The Good. The Bad. The Asinine.

Clarkson’s Big Fat Mouth

So, I am given to understand that some time in the recent past, BBC presenter Jeremy Clarkson used the word N——-. Which is not a word, but a letter with some dashes after it. So why the big fuss?

I can only assume it’s because the word in question is ‘nigger’. Which is a hateful word. Insulting, degrading, breathtakingly racist and, interestingly, a common metric device in certain genres of popular music. Also, it is a word that forms part of a child’s rhyming game. Eeny Meeny Miney Mo, to be precise.

It was in this context that Clarkson apparently used it, in a not for broadcast take where he is clearly at pains to replace it with something else.

Now, I am no fan of racism. I’m also strongly against the sort of casual racism that is made up more of insensitivity than of bigotry (the recent blackface performance on a popular tv show is a good example of this kind of thing), but I am even less of a friend to reactionary hysteria.

I was taught this rhyme with ‘that word’ in it before I even knew what ‘that word’ meant. It is locked, deep in my brain, and when I find myself using the rhyme, I have to make a great mental effort to use the bowdlerised version. I can only assume that Clarkson was in the same predicament. His explanation and his actions chime nicely with this version of the facts. He made strenuous efforts to avoid using an offensive word, took several takes to make sure he didn’t, and then some puerile troublemaker decided to broadcast one of his practice takes.

This being the case, the question has to be asked. What in the actual fuck has Clarkson done wrong and why, by all that’s rational, are we all screaming at him?

It is perhaps because the progressive left, or whatever you want to call the more liberal section of society that tends to be pro fair trade, anti cruelty, anti bigotry and pro environment, would seem to have just as many pig ignorant, mindless, knee-jerk reactionaries as the right.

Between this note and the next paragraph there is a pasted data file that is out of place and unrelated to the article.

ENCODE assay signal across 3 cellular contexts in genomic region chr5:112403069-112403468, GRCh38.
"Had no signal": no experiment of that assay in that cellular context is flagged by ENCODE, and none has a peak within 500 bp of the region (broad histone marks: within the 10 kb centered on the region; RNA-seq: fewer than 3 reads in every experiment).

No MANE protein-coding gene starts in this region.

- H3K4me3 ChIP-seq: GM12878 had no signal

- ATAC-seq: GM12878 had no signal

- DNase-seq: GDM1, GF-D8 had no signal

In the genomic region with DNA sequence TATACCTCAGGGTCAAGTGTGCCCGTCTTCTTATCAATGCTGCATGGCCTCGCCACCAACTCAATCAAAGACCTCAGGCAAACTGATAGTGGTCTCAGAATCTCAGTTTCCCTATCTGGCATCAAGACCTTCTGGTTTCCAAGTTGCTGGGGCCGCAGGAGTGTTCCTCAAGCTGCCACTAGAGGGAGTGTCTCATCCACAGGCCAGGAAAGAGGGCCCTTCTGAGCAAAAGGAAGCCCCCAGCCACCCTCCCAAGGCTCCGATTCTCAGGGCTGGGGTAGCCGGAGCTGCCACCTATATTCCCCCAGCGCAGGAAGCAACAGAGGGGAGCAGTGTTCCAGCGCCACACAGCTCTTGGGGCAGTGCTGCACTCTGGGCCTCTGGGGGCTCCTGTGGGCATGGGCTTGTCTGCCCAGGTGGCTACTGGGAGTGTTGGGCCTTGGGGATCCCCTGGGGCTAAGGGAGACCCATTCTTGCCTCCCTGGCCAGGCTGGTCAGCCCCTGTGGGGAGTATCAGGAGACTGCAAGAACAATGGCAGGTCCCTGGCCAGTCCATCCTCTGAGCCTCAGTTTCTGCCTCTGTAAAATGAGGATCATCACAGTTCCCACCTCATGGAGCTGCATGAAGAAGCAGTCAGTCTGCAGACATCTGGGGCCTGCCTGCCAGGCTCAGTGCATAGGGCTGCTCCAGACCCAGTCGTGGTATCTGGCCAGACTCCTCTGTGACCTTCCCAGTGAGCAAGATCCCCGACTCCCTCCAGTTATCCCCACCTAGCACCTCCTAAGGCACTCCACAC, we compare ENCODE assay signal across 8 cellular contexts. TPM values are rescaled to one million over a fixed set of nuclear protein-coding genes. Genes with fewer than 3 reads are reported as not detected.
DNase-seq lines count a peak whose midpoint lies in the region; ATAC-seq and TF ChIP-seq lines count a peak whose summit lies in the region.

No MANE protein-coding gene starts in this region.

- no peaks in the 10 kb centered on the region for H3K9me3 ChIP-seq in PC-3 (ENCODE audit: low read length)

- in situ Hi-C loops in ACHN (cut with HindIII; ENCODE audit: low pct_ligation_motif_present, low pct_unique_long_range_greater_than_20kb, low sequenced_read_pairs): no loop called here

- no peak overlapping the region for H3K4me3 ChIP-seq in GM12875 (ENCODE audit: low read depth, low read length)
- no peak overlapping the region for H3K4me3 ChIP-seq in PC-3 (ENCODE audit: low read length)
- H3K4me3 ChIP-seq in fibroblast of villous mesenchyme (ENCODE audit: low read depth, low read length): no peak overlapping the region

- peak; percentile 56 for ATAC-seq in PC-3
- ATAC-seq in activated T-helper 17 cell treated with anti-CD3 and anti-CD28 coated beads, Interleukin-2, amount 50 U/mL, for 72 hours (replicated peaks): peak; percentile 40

If true, this is regrettable, not least because it is a section of the community to which I belong. People who sit on the liberal side of the political spectrum should be about thoughtfulness, the application of context and, most importantly, deep repugnance for anything remotely resembling a witch hunt.

Sure, Clarkson has a history of ‘racist’ gaffes – in exactly the same way as my father’s dinner table conversation has. Which is unsurprising, considering that they are roughly the same age. Now, I know that my father’s problem isn’t so much racism as it is generational – he has imperfectly adapted to a world where Social Darwinism is no longer taught to school children as an immutable truth. I was able to adapt, but I think that adaptation was made somewhat easier by the fact that it happened when I was six years old.

So, bearing this in mind, I believe Clarkson’s problem isn’t so much racism as it is foolishness. Which isn’t really problem, when you think about it, because being foolish on camera is what the BBC pays him for. It’s the larger part of his market appeal.

It’s not his blood we should be baying for, but the blood of the traitor who released the clip. It is not he we should be disgusted with – our disgust should be reserved for those troglodytic members of society who seem to live in a constant state of outraged victimhood, made all the more ridiculous by the fact that it is so often vicarious.

And as for Clarkson, let’s just hope that the next time he puts his outsized foot in his larger than life mouth his sins are of a more loveable, laughable kind. And that it doesn’t involve the use of a word that is so rightly charged with such animus, and avoided with such assiduity by all right thinking folk. That is, after all, why we all liked him so much not three days ago.

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